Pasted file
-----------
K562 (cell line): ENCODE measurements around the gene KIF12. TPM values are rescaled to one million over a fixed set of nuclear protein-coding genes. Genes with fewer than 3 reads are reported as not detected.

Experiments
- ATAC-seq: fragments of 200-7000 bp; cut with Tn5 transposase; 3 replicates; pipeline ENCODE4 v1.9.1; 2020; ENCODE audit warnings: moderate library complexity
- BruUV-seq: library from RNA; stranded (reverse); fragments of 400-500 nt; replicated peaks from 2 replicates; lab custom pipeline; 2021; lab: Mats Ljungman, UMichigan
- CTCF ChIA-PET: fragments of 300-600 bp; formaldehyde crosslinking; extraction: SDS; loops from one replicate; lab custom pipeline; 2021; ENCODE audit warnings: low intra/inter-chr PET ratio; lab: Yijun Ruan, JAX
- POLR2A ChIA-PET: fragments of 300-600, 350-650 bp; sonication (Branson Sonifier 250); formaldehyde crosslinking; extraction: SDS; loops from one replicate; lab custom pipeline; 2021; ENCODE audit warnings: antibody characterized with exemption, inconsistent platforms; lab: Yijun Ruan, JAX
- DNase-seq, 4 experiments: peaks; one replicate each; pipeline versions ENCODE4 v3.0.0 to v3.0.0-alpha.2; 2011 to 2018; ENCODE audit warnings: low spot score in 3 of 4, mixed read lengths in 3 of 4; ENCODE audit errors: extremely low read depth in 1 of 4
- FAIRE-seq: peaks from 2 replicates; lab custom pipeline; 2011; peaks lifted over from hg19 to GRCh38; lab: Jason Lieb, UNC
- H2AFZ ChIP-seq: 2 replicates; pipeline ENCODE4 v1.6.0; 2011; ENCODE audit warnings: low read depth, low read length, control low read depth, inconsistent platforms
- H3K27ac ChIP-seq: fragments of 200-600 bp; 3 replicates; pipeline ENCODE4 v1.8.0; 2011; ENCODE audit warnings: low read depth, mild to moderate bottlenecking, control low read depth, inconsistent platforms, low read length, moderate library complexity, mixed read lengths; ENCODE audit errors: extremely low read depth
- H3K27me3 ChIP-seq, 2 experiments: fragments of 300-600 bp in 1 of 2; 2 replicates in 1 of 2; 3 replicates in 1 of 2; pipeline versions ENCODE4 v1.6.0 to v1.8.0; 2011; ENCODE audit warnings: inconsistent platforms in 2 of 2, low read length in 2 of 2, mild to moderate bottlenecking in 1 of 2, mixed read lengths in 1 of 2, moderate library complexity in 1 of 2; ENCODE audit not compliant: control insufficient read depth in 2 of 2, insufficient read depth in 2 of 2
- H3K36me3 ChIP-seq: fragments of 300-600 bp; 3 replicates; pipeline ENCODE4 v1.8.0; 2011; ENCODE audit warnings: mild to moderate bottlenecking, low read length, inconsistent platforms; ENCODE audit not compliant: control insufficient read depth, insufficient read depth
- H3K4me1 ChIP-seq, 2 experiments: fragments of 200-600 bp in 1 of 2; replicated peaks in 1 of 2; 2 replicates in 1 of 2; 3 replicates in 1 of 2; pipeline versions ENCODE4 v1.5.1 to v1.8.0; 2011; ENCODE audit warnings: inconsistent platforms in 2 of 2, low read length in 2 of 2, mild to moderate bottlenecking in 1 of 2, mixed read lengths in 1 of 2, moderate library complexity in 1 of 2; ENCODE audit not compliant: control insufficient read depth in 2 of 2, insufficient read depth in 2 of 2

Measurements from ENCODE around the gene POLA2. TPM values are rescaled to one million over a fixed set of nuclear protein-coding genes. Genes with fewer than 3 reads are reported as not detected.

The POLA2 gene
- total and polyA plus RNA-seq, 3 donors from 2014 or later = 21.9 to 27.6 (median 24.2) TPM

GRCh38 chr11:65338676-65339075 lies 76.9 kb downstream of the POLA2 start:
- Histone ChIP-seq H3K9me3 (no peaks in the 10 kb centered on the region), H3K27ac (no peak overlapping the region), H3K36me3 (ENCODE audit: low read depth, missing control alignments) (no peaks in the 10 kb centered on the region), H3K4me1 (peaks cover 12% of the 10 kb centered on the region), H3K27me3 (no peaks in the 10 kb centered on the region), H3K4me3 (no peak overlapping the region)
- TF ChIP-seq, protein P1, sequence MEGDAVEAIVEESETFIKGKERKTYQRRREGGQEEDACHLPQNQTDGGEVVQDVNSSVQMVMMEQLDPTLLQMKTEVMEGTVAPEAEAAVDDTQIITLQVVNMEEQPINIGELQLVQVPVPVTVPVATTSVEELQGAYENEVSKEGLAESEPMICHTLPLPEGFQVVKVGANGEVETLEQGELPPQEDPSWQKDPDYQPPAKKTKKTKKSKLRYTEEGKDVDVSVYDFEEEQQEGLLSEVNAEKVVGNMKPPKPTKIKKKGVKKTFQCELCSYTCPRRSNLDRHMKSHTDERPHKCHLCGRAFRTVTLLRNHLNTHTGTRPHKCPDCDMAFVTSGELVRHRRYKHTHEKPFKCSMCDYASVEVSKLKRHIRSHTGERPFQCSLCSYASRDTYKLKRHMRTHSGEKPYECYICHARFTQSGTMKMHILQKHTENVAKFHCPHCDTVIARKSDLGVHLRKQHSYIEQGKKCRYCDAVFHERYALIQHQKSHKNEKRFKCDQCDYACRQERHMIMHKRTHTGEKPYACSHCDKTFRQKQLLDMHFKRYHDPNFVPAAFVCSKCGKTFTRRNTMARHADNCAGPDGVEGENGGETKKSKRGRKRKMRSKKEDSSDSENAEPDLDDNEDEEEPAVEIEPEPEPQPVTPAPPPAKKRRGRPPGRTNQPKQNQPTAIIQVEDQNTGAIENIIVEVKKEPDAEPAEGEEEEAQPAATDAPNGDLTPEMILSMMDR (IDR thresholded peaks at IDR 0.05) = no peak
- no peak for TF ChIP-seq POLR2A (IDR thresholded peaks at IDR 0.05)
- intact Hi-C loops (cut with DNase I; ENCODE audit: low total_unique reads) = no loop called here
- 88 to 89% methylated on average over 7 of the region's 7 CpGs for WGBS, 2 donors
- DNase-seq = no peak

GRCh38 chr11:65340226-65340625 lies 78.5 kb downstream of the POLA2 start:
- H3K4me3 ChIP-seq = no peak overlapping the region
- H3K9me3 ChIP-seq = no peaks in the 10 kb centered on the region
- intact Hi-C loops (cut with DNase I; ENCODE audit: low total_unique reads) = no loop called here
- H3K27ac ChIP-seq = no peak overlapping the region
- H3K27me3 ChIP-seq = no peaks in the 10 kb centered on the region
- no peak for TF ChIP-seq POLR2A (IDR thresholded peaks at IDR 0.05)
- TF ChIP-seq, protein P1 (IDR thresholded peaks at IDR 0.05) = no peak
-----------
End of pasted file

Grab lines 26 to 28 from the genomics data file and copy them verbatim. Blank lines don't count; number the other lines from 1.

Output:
- H3K9me3 ChIP-seq = no peaks in the 10 kb centered on the region
- intact Hi-C loops (cut with DNase I; ENCODE audit: low total_unique reads) = no loop called here
- H3K27ac ChIP-seq = no peak overlapping the region